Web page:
Board of Trustees denies AAUP request for faculty liaisons


Ayman Ishimwe

BOT Chair Robert Schostak at a BOT meeting last year. Schostak’s letter to OU AAUP leadership denied their request for adding faculty liaisons to the BOT.

In a letter sent to Oakland University’s Chapter of the American Association of University Professors (OU AAUP) President Karen Miller from OU Board of Trustees (BOT) Chair Robert Schostak earlier this week, the BOT rejected OU AAUP’s proposal to add two faculty liaisons to the BOT.

Schostak’s letter to Miller is in italics below.

“Thank you for your recent request that faculty and AAUP members serve as liaisons on the Oakland University Board of Trustees.

In response to the OU-AAUP’s proposal, the Board remains committed to best practices and transparent communications along with shared governance. 

As such, we believe that the existing and longstanding University Senate structure, and the committees of which it is composed, remains the most effective and appropriate model for implementing shared governance practices at Oakland University.

Faculty are always welcome to attend public meetings of the OU Board of Trustees and will always be given an opportunity to address the Board of Trustees.

Therefore, after careful consideration, the Board respectfully declines the OU-AAUP’s proposal.

On a personal level, as Chair of the Board of Trustees, and as an Alum and committed community member, we will always do our best to be responsive to new ideas and approaches by our faculty and encourage the leadership to reach out to us from time-to-time.

With Appreciation,

Bobby Schostak”

This response was greeted with disappointment from OU AAUP faculty, who saw faculty liaisons to the BOT as an opportunity to strengthen shared governance of the university.

“We are disappointed that the Board has chosen to turn down our proposal,” Miller said. “We had hoped that a liaison could permit members of the Board to a fuller, more interactive understanding of the concerns of faculty members. We believe that the lack of forthright and open dialogue among the various stakeholders of the university is a barrier to charting a future course for the university. The AAUP will continue to listen to the concerns of the members of our community. We will continue to advocate for our membership through any avenues available to us.”

OU AAUP Executive Director Amy Pollard responded similarly to Schostak’s letter saying, “We are discontented by the denial of the proposal and by the lack of constructive dialogue between the parties on the subject. The OU AAUP will continue to advocate for transparency from OU leadership as well as active communication and collaboration amongst OU leadership groups in order to ensure the needs of faculty, students and staff are properly prioritized.”

Miller first suggested adding faculty liaisons to the BOT at the Oct. 11 meeting during the public comment section as a way of beginning to heal the divide between faculty and the upper administration following last summer’s contentious faculty contract negotiations.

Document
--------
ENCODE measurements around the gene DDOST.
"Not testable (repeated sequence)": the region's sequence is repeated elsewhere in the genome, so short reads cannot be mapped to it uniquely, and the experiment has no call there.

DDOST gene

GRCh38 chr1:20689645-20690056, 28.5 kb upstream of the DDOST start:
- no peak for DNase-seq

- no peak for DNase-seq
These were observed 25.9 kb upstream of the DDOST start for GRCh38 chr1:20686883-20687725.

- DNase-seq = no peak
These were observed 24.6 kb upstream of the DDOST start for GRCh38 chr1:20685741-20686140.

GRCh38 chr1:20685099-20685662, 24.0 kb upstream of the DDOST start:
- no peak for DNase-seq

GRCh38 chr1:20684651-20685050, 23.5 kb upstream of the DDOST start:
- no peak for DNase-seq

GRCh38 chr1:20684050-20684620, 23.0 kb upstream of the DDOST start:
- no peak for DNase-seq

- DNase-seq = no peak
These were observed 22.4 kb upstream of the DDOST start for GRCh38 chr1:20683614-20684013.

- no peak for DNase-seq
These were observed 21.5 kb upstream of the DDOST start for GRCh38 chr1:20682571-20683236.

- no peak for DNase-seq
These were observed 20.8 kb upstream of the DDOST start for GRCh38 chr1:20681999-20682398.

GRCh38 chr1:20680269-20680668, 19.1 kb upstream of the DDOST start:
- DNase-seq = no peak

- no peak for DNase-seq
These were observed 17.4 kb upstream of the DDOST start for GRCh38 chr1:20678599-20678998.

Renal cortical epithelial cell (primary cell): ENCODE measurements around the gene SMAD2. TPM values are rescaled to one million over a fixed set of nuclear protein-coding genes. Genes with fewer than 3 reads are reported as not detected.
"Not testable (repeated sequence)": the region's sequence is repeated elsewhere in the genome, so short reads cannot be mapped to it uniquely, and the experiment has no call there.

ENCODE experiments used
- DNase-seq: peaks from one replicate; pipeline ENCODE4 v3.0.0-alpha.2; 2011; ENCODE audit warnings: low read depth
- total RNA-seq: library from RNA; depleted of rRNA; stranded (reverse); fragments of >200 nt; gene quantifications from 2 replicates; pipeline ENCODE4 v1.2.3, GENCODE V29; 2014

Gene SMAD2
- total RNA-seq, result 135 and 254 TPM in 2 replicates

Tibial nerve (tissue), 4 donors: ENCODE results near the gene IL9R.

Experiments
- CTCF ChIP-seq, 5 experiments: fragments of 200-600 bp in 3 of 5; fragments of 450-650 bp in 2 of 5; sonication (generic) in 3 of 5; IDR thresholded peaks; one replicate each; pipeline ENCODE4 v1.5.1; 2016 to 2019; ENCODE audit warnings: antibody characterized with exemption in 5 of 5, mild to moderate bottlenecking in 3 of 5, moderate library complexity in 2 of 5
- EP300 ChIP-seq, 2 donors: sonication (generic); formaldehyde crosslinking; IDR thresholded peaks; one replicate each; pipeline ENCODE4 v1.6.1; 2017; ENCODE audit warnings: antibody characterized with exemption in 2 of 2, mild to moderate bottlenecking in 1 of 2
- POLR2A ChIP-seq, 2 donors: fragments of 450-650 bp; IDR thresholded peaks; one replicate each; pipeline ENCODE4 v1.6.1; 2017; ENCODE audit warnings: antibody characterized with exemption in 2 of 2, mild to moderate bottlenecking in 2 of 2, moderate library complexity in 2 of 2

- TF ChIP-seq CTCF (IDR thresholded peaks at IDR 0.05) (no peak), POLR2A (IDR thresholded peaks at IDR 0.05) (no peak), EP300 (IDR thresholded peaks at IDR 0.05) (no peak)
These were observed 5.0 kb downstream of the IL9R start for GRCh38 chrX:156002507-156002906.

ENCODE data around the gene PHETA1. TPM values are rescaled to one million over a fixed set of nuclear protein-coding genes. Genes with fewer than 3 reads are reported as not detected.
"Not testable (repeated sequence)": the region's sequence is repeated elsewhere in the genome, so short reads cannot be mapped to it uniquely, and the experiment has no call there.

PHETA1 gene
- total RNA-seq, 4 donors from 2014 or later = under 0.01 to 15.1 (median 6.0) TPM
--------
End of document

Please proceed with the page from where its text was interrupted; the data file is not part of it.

At that time Miller described the idea behind adding faculty liaisons saying, “Often [BOT members] feel that higher ed is broken and feel that they have been appointed to fix higher ed,” Miller said. “The problem is they don’t know very much about higher ed, but they go ahead and try to fix it … if board members want to be activists then they at least have to know what they’re doing. They have to understand [faculty] from our perspective. They don’t have to agree with us but they at least have to understand how we think and what we value. And it’ll make them much better board members. I think the more information that the board has access to, the better they can do their jobs. And it doesn’t help them to operate in a vacuum, where they’re not interacting with the student body or the faculty or the staff.”

This initial request wasn’t responded to by the BOT, so OU AAUP followed up by sending a formal request to add two faculty liaisons to the BOT ahead of the Monday, Dec. 13 BOT meeting. The BOT did not address the request during that meeting – with President Pescovitz saying at the time, “This request was received late on Thursday by the Oakland University Board of Trustees and they have not yet had an opportunity to fully consider or discuss the request.”

Schostak’s response letter comes in the midst of renewed tension between faculty and upper administration over OU AAUP allegations that the university bargained in bad faith during 2021’s faculty contract negotiations. While the university’s bargaining team released a statement denying any bad-faith bargaining, the statement didn’t address any of the specifics of the OU AAUP’s allegations and was generally received poorly by faculty.

The next BOT meeting is scheduled for Monday, Feb. 7. It will take place from 2:00 p.m. to 3:00 p.m. in Banquet Room A of the Oakland Center.